Sometimes parents disagree with each other. One of them may ask their child to do something which displeases the other. How does a child behave in this case? Muslim scholars answer that he should give priority to his father’s right to be honoured and respected, because he adopts his name. At the same time, he gives priority to the mother’s right to be served and supported. If both of them enter his home or his room, he stands up to show his respect to his father. If both of them ask him to give them something, he begins by giving his mother. If he has to support them both financially and he can support only one of them, he gives priority to his mother, because a woman is normally supported by her relatives in Islamic society. The other reason is that one’s mother takes more trouble on herself looking after her child from pregnancy to birth to breast-feeding and then bringing him up through the different stages of his childhood, looking after him when he is ill and so on. This shows how Islam takes a reasonable, practical and balanced attitude in looking after parents.
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The Harms of Gheebat

By Ismail.

Gheebat (backbiting) is perhaps the most commonly committed sin of the tongue. Most people who are religious conscious would refrain from lying, swearing, slandering, etc. However, even such people invariably become entrapped in the snare of Shaitaan and allow their conversation to drift into gheebat. Indeed only the one who has a firm control of his tongue can be saved from this malady, What is Gheebat?

It is thus imperative that Gheebat be accurately identified and recognized in order to be able to refrain from it. The Ahaadith have defined this malady very simply and clearly. It is reported in a hadith that Rasulullah (Sallallahu Alaihi Wasallam) once enquired of the Sahaaba (R.A.): "Do you know what is gheebat"? "Allah and His Messenger know best" they replied. "To mention something about your brother which he would dislike" Rasulullah (Sallallahu Alaihi Wasallam) informed them.

A person then asked: "What if this is true?" (That the person being spoken about is actually involved in that sin). The Messenger of Allah (Sallallahu Alaihi Wasallam) replied: "If it is true then you have indeed backbitten about him. But if it is untrue, then you have slandered him (which is worse)." Hence to mention anything about a person in his absence which he would dislike is gheebat.

The magnitude of the sin The gravity of this malady could be gauged from the following Ahaadith. Rasulullah (Sallallahu Alaihi Wasallam) is reported to have said: "Gheebat is worse than zina (adultery)." In another hadith it is reported that there are more than seventy stages of consuming interest, the lowest of which is equivalent to cohabiting with one's mother. To consume one Dirham of interest is worse than committing adultery thirty five times. However, a sin more severe than interest is the dishonouring of a Muslim (which is a natural consequence of gheebat). (Baihaqi)

Engaging in gheebat is also an extremely costly affair. It is reported in a Hadith that on the day of Qiyamah the person that who was backbitten about would claim retribution from the one who spoke ill of him. Allah Ta'ala will compensate the victim by handing over the good deeds (the currency of the Hereafter) of the culprit to him. If the latter has no good deeds to his credit, the sins of the victim would be transferred to him. Hence the Salaah, fasts, charity, Hajj etc. of a person would all be lost due to gheebat. A tremendous loss indeed! How often do we engage in gheebat, yet regard ourselves as free from this crime? This is due to certain misconceptions. Many people assume that gheebat does not apply if one could mention the same facts about a person in his presence. How often does a person not retort: "This is not gheebat. I can say it 'on his face'". This, however, is the deception of Shaitaan. The Ahaadith contains no such restriction which excludes the above from the purview of gheebat. Likewise many people believe that gheebat only applies if the sin of the spoken person is not known. This is another misconception. If the sin is well known, it is gheebat only. However, if such a sin of a person was discussed which the next person was unaware of, two severe sins have been incurred. One is the sin of gheebat. The other is the sin of disclosing the fault of a Muslim.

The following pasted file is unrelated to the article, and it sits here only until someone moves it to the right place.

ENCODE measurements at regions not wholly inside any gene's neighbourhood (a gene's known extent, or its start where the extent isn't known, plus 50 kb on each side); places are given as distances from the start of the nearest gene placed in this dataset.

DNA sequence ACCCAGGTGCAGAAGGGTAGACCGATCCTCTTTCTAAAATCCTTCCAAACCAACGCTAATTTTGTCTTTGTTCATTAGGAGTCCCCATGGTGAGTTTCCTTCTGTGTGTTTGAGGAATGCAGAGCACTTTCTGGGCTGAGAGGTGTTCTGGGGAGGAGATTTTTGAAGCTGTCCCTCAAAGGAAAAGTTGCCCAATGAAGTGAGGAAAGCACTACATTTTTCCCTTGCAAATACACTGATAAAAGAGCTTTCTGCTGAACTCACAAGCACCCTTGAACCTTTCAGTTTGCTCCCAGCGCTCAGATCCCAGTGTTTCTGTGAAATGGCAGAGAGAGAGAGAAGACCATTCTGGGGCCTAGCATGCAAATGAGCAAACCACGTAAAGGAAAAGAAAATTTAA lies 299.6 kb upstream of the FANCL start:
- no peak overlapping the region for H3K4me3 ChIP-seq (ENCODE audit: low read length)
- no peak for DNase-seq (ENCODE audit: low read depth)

Types Of Gheebat

Gheebat has an extremely extensive meaning. Some forms of this malady are understood by most people. However, due to lack of knowledge, many instances which fall within the category of gheebat are often not regarded as such. For instance to mention something ill of a little child who cannot yet understand anything is also gheebat, since the parents would be hurt if they had to hear this being mentioned. The same applies to an insane person.

Physical Weakness

Among the forms of gheebat is to mention some physical defect or weakness of a person. Mua'wiyah bin Karyah (R.A.) says that if a person with one hand had to pass by you and you mentioned this physical deficiency to someone, you have backbitten him (Durre Manthoor). Similarly it is reported that once a woman came to Aisha (R.A.) . When she left, Aisha (R.A.) commented on her being very short. Rasulullah (Sallallahu Alaihi Wasallam) reprimanded her saying: "You have backbitten her 0 Aisha." Likewise, to comment about a person being 'fat' or 'skinny' or being a 'slowcoach'; 'Iazybones'; 'glutton' etc. is also gheebat. The same applies to negative comments about a persons dressing habits, eating habits, manner of walking or speaking or the way in which a person performs a certain action. Negative mimicry (physically imitating the action of a person - often done merely to amuse others) also falls in the category of gheebat.

To pass an otherwise innocent remark in a sarcastic manner also tantamounts to gheebat. For instance, Zaid is being praised in the presence of Bakr. In response to this Bakr sarcastically says "definitely" or "really" or he merely makes a sarcastic facial expression as if to say "that's what you think!". All these responses are gheebat.

Thus in a mere facial expression, one is passing over his hard-earned precious good deeds to the next person. Can we really afford to do this?